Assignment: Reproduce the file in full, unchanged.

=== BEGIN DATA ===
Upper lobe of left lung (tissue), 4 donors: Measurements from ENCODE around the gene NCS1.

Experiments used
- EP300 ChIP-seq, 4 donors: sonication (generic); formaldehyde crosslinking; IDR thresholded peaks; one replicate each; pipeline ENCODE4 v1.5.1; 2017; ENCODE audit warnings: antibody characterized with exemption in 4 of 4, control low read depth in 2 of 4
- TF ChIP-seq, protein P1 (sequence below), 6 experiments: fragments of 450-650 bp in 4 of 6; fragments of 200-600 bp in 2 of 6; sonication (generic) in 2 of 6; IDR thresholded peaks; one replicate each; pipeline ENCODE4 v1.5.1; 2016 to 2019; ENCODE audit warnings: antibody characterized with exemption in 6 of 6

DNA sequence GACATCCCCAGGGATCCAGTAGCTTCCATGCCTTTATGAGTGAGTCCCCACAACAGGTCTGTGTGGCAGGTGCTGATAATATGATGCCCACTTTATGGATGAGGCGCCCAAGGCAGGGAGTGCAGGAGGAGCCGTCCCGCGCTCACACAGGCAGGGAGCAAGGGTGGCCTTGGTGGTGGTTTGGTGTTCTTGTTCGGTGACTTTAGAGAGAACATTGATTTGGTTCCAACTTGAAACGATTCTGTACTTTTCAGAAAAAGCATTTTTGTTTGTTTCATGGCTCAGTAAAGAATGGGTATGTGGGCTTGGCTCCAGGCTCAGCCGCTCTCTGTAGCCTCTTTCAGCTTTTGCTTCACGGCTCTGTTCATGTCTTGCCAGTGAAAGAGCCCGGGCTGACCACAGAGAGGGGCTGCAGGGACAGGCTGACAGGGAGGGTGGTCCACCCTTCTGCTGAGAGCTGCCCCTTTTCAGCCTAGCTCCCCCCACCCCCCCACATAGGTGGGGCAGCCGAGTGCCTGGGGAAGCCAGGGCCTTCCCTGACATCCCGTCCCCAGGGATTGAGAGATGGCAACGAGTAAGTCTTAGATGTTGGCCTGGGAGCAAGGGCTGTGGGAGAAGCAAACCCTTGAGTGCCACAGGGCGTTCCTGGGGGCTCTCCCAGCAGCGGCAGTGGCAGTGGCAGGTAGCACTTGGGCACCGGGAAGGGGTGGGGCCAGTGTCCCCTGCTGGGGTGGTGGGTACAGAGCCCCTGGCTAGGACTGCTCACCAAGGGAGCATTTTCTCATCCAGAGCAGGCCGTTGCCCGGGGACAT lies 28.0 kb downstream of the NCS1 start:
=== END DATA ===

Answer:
Upper lobe of left lung (tissue), 4 donors: Measurements from ENCODE around the gene NCS1.

Experiments used
- EP300 ChIP-seq, 4 donors: sonication (generic); formaldehyde crosslinking; IDR thresholded peaks; one replicate each; pipeline ENCODE4 v1.5.1; 2017; ENCODE audit warnings: antibody characterized with exemption in 4 of 4, control low read depth in 2 of 4
- TF ChIP-seq, protein P1 (sequence below), 6 experiments: fragments of 450-650 bp in 4 of 6; fragments of 200-600 bp in 2 of 6; sonication (generic) in 2 of 6; IDR thresholded peaks; one replicate each; pipeline ENCODE4 v1.5.1; 2016 to 2019; ENCODE audit warnings: antibody characterized with exemption in 6 of 6

DNA sequence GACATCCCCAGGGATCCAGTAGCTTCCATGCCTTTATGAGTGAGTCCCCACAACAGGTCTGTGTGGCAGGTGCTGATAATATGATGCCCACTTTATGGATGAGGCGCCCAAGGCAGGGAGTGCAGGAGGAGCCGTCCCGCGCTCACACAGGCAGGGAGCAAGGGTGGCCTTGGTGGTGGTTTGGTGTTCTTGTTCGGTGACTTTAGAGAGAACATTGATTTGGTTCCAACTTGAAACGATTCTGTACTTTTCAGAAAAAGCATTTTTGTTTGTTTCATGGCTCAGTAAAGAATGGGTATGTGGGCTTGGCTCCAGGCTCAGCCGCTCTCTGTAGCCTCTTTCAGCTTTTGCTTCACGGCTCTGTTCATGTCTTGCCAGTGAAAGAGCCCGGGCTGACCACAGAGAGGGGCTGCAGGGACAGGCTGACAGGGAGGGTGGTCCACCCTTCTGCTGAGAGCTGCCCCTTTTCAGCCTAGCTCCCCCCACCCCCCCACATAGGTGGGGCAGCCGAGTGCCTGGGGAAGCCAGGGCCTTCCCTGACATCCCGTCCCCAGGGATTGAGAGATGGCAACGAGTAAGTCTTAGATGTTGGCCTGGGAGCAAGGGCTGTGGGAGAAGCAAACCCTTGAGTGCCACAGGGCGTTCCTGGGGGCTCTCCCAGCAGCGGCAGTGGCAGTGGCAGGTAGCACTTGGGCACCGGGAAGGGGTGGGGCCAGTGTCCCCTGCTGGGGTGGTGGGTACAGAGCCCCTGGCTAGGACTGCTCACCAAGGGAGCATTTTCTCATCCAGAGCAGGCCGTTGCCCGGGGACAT lies 28.0 kb downstream of the NCS1 start: